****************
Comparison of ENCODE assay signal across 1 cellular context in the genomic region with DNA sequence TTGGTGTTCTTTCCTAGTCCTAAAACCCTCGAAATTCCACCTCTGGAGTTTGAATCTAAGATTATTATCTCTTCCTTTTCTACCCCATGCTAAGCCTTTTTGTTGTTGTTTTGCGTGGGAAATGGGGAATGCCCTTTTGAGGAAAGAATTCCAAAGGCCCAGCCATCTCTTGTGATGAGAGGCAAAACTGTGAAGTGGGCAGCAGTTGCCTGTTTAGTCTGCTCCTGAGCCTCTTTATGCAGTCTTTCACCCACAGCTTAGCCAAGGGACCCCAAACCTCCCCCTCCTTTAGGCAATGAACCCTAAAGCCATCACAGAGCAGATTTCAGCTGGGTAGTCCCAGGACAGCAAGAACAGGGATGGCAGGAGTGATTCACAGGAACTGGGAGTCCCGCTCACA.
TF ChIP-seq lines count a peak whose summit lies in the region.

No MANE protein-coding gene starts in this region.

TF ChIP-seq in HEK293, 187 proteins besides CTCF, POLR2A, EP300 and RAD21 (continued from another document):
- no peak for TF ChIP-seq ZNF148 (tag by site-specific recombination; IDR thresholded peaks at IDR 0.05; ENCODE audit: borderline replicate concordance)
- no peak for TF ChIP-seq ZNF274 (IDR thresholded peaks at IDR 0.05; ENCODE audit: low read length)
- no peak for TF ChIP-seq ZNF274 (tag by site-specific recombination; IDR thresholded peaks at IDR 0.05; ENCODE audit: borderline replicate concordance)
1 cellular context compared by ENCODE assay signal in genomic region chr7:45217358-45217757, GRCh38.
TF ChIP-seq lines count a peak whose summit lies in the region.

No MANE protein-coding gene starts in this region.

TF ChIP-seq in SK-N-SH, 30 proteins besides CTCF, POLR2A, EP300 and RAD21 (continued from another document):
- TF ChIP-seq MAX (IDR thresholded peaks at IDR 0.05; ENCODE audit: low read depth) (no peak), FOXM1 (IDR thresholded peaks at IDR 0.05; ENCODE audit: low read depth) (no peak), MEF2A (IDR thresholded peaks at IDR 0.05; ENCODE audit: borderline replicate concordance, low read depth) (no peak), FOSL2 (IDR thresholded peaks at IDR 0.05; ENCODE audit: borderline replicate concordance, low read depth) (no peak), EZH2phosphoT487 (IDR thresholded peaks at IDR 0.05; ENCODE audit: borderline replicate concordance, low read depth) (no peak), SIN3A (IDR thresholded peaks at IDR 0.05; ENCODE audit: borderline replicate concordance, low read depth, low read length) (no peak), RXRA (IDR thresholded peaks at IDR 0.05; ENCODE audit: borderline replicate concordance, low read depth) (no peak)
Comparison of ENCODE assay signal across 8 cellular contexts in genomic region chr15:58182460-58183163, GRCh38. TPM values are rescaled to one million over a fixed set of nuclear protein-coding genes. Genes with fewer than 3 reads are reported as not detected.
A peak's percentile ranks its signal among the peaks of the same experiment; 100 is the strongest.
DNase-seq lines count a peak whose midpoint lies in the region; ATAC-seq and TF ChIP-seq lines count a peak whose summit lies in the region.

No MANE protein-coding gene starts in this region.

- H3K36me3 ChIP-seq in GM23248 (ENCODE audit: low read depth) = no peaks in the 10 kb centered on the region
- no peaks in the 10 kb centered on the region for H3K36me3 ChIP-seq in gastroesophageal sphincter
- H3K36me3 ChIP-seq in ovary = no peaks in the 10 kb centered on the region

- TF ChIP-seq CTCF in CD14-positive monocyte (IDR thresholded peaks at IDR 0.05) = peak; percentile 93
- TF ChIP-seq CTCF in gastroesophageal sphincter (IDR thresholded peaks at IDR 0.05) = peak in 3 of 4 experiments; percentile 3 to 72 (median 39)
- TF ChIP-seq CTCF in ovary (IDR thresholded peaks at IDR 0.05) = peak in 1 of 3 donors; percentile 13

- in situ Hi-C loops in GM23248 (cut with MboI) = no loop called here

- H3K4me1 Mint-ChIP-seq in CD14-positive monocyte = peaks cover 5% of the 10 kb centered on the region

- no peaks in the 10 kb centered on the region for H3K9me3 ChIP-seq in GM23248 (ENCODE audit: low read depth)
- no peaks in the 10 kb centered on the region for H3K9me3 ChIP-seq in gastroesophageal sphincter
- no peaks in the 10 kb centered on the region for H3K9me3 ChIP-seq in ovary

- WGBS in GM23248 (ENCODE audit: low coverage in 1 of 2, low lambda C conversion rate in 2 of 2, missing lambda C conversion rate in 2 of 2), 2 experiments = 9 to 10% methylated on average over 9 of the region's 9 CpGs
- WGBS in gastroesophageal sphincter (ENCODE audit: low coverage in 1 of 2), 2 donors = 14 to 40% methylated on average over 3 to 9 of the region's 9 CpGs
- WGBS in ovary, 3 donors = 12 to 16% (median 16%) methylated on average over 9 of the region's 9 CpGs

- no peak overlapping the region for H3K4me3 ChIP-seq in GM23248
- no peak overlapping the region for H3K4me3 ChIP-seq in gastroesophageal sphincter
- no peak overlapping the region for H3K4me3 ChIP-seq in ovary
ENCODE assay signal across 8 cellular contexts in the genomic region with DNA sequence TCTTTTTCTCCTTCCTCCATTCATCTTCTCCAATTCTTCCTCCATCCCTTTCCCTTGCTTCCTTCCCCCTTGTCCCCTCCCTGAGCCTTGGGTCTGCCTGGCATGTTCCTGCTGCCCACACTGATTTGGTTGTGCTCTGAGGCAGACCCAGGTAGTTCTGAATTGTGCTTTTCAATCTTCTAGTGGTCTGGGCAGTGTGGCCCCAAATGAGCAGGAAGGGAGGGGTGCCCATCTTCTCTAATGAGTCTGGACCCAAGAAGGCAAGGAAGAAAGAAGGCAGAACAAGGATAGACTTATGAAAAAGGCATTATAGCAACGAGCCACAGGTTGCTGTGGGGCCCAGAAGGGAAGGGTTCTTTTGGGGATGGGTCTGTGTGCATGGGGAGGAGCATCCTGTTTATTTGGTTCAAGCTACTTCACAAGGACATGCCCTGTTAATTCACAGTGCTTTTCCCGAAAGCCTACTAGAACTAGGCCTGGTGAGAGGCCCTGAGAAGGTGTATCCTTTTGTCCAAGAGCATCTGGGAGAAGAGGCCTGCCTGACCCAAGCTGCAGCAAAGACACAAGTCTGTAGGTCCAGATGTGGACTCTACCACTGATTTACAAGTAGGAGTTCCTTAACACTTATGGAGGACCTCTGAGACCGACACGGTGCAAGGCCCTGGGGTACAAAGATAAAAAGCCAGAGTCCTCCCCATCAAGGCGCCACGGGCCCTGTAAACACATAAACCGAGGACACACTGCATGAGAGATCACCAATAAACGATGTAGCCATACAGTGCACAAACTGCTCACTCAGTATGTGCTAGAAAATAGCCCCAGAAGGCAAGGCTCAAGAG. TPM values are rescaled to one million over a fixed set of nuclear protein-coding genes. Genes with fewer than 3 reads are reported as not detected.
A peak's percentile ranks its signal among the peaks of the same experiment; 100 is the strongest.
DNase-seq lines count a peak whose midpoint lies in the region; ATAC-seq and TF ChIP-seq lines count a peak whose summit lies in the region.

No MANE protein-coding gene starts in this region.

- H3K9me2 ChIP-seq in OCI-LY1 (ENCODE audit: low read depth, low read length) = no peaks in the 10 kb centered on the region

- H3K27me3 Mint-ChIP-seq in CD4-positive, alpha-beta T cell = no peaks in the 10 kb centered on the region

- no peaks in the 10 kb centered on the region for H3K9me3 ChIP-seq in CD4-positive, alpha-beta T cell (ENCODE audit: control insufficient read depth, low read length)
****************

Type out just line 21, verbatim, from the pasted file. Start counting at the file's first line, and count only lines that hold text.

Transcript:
- TF ChIP-seq CTCF in gastroesophageal sphincter (IDR thresholded peaks at IDR 0.05) = peak in 3 of 4 experiments; percentile 3 to 72 (median 39)